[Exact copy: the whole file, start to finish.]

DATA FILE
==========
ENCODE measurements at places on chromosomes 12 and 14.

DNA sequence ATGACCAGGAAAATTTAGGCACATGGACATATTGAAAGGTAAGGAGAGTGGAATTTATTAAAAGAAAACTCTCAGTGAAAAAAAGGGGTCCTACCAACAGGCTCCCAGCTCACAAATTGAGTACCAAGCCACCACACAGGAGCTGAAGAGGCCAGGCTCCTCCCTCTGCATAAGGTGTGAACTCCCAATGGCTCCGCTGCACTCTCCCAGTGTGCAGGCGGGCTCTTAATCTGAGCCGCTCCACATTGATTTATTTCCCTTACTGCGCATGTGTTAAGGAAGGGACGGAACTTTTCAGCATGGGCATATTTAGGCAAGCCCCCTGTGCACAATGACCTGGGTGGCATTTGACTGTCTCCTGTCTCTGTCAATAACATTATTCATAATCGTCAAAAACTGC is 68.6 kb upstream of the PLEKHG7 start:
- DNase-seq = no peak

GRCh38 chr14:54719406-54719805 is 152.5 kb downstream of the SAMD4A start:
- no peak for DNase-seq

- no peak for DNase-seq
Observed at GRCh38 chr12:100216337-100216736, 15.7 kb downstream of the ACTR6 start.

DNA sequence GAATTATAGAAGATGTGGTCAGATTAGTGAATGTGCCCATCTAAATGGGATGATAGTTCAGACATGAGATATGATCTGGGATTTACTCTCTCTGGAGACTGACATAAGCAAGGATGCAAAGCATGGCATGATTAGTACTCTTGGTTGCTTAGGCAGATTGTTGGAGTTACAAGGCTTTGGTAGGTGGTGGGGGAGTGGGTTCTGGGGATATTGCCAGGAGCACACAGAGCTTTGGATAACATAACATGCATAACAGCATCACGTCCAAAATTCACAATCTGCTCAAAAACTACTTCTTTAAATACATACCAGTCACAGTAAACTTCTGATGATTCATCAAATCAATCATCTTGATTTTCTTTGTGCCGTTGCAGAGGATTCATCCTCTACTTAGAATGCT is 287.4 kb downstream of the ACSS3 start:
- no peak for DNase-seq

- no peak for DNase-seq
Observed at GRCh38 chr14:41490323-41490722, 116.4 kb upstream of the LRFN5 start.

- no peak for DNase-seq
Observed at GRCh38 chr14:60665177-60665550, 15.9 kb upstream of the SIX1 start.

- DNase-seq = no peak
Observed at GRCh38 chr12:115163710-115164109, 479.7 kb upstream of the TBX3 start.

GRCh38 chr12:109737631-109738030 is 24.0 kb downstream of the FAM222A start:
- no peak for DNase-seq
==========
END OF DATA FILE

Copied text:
ENCODE measurements at places on chromosomes 12 and 14.

DNA sequence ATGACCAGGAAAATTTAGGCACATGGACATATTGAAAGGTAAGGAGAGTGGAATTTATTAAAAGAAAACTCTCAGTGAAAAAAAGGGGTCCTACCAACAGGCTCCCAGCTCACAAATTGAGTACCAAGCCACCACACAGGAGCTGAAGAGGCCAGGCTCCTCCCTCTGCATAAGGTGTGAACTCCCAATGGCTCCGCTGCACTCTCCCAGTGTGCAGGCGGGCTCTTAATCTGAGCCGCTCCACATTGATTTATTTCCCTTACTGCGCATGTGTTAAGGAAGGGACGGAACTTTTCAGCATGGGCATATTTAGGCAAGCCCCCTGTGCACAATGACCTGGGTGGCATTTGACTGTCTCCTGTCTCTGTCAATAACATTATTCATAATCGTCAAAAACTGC is 68.6 kb upstream of the PLEKHG7 start:
- DNase-seq = no peak

GRCh38 chr14:54719406-54719805 is 152.5 kb downstream of the SAMD4A start:
- no peak for DNase-seq

- no peak for DNase-seq
Observed at GRCh38 chr12:100216337-100216736, 15.7 kb downstream of the ACTR6 start.

DNA sequence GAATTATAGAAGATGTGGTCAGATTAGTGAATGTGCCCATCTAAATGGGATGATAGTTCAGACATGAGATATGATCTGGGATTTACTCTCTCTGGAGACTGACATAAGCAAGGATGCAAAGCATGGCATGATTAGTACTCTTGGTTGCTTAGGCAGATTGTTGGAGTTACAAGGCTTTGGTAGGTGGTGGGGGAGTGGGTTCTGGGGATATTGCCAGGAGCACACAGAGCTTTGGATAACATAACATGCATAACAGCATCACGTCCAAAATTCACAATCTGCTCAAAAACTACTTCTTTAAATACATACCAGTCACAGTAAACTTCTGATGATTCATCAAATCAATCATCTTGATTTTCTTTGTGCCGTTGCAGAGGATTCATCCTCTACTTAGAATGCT is 287.4 kb downstream of the ACSS3 start:
- no peak for DNase-seq

- no peak for DNase-seq
Observed at GRCh38 chr14:41490323-41490722, 116.4 kb upstream of the LRFN5 start.

- no peak for DNase-seq
Observed at GRCh38 chr14:60665177-60665550, 15.9 kb upstream of the SIX1 start.

- DNase-seq = no peak
Observed at GRCh38 chr12:115163710-115164109, 479.7 kb upstream of the TBX3 start.

GRCh38 chr12:109737631-109738030 is 24.0 kb downstream of the FAM222A start:
- no peak for DNase-seq